Inner Strength. Suddenly something changes, in your mindset and you decide to face the facts. You decide to stop avoiding the truth of your bad situation and you decide to confront the mess you’re in. Instead of repeating the same marketing strategies you used previously, that are now not working you start to implement new strategies. You start putting yourself on the front line and you even start asking for help. You make a decision to learn everything that you can about strategic marketing and selling.

You may even hire a photography business coach to accelerate your growth.

I am sure many of you reading this will be shaking your heads up and down and agreeing that you have been through some, if not all of the emotions above and more.

Understand that Success is not an event, it is a journey.

Sometimes we need failures at some part of the journey to drive us forward.

Here are some of Donald Trumps  massive failures. http://time.com/4343030/donald-trump-failures/

I hope your passion and drive will create the photography business that you had hoped for.

Be your own person, believe in yourself, get help, stay positive and walk proudly to achieving your goals.

This life is not a dress rehearsal.

Go for it.

You were born to succeed !

photography business coach

Bernie Griffiths

 

 

 

12 Things You Do That Are Holding You Back From Success

In the years I’ve spent coaching others as a photography business coach, I’ve recognized patterns in what we all do, myself included, that hold us back from success. Here I share 12 of the most powerful lessons I’ve learned along the way.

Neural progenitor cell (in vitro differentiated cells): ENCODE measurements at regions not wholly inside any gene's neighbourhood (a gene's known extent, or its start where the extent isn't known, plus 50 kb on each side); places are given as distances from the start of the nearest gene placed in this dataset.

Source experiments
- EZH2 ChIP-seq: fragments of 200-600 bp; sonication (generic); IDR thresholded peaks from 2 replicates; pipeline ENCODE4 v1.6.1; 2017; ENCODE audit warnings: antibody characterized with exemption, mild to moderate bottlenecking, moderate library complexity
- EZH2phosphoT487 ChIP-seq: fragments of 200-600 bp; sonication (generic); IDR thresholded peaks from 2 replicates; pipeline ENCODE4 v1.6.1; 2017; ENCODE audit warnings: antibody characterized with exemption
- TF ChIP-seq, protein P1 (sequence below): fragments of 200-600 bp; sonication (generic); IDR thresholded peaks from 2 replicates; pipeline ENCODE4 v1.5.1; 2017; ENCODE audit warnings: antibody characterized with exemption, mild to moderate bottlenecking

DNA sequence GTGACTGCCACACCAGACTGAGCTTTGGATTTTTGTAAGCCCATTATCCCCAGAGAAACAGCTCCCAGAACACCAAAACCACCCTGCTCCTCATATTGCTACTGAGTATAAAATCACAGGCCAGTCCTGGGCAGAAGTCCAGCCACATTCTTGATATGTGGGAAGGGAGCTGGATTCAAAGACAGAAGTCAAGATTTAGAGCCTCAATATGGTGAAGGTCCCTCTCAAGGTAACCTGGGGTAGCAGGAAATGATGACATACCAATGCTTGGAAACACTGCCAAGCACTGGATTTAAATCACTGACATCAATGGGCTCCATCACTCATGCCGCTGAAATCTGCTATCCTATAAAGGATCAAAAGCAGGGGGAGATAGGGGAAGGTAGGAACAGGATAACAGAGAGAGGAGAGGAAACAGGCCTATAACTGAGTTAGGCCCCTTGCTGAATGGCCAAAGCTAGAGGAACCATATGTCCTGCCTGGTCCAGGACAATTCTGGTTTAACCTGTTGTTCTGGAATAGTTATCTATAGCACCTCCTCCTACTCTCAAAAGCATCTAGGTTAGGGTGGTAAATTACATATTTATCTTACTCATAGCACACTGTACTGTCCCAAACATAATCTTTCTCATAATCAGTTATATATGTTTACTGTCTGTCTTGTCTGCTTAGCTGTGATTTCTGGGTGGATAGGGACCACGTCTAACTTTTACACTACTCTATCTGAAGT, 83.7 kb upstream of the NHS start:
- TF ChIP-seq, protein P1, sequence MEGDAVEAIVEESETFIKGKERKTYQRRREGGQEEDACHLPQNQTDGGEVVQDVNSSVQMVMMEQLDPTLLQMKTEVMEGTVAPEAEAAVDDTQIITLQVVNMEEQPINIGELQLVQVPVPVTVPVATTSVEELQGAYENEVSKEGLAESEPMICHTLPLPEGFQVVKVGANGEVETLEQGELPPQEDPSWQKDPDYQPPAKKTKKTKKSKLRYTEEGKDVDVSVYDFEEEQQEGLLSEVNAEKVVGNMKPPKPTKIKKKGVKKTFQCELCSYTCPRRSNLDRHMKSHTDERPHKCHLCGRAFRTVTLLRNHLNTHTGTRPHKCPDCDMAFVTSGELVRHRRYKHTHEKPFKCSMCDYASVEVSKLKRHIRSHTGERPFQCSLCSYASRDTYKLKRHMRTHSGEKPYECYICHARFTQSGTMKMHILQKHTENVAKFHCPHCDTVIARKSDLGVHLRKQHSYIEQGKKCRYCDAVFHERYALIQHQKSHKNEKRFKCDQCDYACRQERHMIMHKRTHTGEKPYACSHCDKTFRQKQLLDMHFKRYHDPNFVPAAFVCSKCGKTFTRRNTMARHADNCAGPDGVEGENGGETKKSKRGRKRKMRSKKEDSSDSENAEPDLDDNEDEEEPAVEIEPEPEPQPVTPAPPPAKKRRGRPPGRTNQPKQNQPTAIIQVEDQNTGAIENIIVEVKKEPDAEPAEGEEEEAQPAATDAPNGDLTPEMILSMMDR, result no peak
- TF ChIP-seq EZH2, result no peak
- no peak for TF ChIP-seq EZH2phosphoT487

1. You compare yourself to others.

Whether it’s starting a business or learning a new skill, you will look at others who are much further down the road from you and expect your results to be similar to theirs, today. Since you cannot see the struggle, the mistakes and the hundreds of little improvements they made every single day, you assume these never existed. By comparison you feel inadequate, incapable and discouraged.

Shift your focus instead to where you are today compared to yesterday to get a more accurate picture of the progress you’re making.

  1. You ask yourself the wrong questions.

You spend your time and energy wondering “if”—if what you’re doing is possible, if you’re good enough to achieve it, if it’s the right thing to do. These questions are unhelpful and suck all the energy and motivation out of you. Change these questions to how, who and what, such as, “How will I make this happen?” “What’s the first step?” “Who can help me with this?” and spend your energy finding answers that will help you move closer to success.